Richter Mortis

The decline and fall of the Richter scale

The recent earthquake in Southern California unearthed a reason to celebrate. Not because it wasn’t the Big One, or even the Pretty Big One, but because so few media outlets measured it on the Richter scale.

Charles F. Richter, a seismologist and physicist at Cal Tech, developed his eponymous scale in the 1930s along with Beno Gutenberg, who usually gets no credit for his role. They realized that the magnitude of an earthquake could be measured by comparing its amplitude—the waviness of its lines on a seismograph—with its distance from that seismograph. The resulting scale indicated how much energy the quake had released, and replaced the scale that measured how much damage a quake could do. Each increase in the Richter integer reflected a rise in the magnitude of the quake by an order of, well, magnitude, or multiplied by 10.

Use of the Richter scale caught on quickly, and it became one of those automatic phrases for journalists, like “software giant Microsoft” or “oil-rich Kuwait.” No earthquake story was complete without “the quake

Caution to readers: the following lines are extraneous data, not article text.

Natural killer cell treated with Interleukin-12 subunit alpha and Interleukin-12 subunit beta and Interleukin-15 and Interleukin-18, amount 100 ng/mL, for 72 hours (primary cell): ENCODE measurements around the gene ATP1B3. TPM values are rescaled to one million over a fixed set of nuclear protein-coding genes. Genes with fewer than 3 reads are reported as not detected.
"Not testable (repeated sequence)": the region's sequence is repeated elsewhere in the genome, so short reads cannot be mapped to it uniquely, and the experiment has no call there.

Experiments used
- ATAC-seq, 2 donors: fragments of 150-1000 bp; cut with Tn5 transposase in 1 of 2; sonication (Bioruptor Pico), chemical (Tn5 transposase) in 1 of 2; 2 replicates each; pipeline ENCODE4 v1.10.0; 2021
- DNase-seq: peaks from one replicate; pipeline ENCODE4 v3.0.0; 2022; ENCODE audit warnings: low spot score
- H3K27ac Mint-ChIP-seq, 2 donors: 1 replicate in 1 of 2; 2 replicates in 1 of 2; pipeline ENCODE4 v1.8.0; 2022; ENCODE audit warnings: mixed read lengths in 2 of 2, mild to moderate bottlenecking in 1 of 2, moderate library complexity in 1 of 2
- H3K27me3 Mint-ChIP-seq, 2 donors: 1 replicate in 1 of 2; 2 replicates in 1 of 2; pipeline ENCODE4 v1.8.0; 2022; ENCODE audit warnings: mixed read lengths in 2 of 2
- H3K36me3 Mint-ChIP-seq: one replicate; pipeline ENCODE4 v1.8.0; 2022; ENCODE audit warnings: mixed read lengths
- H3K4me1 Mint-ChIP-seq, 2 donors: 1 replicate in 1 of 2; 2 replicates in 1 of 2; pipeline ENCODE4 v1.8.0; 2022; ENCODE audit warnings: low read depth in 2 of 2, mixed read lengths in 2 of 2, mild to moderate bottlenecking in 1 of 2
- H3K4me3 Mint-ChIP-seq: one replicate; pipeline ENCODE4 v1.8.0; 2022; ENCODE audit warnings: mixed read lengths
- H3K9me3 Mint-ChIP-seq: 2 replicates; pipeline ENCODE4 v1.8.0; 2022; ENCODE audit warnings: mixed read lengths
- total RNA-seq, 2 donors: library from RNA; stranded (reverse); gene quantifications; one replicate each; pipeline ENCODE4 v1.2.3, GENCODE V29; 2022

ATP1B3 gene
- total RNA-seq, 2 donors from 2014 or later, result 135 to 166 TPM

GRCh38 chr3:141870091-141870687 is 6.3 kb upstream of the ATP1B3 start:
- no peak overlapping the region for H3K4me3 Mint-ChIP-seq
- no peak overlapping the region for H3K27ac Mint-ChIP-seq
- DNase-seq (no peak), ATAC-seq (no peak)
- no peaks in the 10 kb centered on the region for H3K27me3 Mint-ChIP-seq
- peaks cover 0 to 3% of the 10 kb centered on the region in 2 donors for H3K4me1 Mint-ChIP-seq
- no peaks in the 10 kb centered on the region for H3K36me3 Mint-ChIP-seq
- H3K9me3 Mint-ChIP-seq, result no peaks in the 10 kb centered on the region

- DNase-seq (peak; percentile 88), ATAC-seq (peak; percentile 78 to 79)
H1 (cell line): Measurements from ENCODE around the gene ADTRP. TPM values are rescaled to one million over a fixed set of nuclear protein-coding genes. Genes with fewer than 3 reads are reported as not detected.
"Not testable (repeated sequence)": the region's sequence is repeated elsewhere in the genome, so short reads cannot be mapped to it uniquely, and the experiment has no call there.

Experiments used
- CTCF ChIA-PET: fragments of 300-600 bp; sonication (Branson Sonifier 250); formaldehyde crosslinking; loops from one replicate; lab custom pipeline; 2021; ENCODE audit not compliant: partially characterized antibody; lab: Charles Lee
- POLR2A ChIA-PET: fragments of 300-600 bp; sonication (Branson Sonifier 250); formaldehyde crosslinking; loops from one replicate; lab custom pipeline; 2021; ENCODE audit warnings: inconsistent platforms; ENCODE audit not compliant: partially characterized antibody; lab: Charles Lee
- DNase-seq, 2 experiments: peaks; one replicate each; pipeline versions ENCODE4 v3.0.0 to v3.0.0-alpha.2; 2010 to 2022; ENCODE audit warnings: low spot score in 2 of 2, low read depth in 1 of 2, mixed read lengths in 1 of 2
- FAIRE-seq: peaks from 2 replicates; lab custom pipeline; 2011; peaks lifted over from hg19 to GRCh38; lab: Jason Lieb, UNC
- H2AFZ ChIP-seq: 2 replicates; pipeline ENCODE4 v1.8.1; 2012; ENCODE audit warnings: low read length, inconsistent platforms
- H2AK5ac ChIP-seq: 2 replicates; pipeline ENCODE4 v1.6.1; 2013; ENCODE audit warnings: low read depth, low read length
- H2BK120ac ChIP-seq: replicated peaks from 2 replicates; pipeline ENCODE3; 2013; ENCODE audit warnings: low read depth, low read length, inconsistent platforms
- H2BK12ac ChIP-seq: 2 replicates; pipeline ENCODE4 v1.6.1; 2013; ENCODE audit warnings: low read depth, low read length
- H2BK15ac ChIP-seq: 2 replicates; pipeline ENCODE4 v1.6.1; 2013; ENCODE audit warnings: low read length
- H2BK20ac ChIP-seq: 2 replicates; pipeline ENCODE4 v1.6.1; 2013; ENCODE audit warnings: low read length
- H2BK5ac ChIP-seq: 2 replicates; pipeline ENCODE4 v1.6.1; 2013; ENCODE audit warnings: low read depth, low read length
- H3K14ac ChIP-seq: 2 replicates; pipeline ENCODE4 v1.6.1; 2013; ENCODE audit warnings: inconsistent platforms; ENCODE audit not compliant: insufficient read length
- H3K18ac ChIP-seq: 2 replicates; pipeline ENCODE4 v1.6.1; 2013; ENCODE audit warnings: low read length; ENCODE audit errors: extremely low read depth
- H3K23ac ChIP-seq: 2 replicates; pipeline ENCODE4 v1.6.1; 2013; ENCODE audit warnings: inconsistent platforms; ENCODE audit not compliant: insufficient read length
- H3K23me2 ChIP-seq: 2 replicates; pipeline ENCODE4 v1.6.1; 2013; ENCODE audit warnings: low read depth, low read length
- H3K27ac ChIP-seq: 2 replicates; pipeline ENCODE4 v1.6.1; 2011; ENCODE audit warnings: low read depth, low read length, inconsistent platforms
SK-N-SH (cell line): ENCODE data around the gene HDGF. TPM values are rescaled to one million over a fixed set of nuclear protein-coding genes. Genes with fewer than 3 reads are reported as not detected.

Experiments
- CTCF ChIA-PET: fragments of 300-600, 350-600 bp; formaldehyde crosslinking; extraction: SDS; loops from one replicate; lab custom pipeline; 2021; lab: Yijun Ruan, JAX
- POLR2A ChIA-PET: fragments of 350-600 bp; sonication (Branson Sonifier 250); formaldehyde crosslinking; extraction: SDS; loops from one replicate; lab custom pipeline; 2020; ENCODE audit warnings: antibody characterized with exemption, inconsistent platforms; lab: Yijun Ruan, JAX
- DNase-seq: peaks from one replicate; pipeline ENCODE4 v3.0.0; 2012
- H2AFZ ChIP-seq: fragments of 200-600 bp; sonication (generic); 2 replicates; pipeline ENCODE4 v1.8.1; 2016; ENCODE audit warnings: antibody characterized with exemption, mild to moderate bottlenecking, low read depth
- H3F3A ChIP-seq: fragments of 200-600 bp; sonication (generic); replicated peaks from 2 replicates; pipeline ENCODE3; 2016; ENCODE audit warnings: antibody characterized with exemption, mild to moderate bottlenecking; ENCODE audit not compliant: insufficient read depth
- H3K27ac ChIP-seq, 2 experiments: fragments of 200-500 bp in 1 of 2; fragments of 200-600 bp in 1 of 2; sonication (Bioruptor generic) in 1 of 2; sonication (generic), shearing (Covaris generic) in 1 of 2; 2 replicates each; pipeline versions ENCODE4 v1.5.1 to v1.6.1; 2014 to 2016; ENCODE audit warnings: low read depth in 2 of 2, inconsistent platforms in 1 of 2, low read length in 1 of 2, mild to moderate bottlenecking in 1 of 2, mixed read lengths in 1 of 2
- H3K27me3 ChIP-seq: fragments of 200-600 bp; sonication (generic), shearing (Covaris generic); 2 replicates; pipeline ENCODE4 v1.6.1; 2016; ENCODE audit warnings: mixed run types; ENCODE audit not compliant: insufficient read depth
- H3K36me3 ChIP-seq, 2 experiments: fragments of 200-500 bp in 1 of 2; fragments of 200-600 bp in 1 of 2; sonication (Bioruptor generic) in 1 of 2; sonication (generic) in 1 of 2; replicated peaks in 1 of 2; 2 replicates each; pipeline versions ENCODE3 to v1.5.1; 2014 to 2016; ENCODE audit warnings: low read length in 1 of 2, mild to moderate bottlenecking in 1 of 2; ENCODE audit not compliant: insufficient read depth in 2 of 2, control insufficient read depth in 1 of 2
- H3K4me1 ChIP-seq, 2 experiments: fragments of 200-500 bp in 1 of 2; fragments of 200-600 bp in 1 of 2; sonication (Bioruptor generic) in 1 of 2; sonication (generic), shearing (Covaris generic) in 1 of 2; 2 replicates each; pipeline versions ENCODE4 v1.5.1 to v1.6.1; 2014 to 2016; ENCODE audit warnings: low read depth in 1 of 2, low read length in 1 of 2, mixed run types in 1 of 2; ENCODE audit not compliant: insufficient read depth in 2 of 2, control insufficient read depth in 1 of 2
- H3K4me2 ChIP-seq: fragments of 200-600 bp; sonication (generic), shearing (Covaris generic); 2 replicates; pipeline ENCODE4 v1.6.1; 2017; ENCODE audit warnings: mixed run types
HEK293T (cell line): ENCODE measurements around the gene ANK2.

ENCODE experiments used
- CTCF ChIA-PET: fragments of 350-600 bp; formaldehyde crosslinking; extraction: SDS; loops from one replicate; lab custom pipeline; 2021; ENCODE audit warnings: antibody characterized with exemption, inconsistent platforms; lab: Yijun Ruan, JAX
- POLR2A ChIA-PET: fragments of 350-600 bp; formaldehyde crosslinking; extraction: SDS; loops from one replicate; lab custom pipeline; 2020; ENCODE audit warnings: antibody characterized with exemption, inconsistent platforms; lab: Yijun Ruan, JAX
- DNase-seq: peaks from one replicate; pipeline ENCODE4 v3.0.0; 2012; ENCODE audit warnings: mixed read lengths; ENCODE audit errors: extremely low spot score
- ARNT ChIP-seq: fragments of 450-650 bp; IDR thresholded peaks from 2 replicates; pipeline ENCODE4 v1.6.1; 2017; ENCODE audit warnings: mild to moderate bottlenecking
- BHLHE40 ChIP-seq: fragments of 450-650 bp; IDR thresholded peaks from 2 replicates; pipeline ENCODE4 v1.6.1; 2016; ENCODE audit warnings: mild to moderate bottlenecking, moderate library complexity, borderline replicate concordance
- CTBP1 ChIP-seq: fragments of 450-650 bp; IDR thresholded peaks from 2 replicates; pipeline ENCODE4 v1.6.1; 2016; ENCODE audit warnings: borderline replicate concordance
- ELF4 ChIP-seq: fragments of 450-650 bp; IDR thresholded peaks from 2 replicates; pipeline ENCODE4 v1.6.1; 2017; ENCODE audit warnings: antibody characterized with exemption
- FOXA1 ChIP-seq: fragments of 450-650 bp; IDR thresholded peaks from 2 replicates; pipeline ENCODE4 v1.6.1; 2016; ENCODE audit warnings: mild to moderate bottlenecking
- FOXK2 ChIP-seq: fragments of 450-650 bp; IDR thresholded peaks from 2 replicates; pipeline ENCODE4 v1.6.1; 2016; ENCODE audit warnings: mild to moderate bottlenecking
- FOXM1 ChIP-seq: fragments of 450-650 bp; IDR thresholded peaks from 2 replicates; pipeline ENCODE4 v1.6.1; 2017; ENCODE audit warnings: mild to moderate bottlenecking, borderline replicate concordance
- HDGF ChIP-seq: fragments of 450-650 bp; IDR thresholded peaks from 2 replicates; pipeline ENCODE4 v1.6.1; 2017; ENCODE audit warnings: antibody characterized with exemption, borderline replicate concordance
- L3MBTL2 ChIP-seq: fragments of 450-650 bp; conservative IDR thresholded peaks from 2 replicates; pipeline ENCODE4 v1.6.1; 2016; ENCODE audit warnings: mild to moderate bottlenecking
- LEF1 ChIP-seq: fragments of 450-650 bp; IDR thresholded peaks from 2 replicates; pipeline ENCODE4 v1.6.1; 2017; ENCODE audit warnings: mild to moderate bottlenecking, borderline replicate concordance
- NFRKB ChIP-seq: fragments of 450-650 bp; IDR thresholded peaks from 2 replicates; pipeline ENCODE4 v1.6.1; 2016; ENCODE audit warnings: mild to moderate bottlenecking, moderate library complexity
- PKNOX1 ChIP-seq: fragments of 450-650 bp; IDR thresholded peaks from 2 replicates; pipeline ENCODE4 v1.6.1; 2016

measured X.X on the Richter scale.”

But measuring earthquakes is a science, after all, and the Richter scale was of limited use. The scale was originally intended to measure only California quakes, which are different from quakes in, say, China, or even Mexico, where the makeup of the Earth’s crust and what lies atop it can affect the magnitude of an earthquake. In 1979,
seismologists developed another way to measure earthquakes, called the moment magnitude. Considered much more accurate, the moment magnitude measures how much the earth actually moved. (It’s OK to simply say
“the earthquake had a magnitude of X.X” and abandon the moment.)

Old habits die hard, however, and it wasn’t until very recently that most American news wires and publications stopped automatically referring to the Richter scale. But non-American news outlets and television and radio have been slower to follow. A Nexis search shows that all but 100 or so of the thousands of uses of “Richter scale” in
the past two years are from Reuters, Agence France-Presse, and other non-American publications and wire services. But during the recent California quake, a lot of radio and TV outlets slipped a Richter into
their broadcasts, leaving seismologists and others who prefer precision quaking in their boots.

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Merrill Perlman managed copy desks across the newsroom at The New York Times, where she worked for 25 years. Follow her on Twitter at @meperl.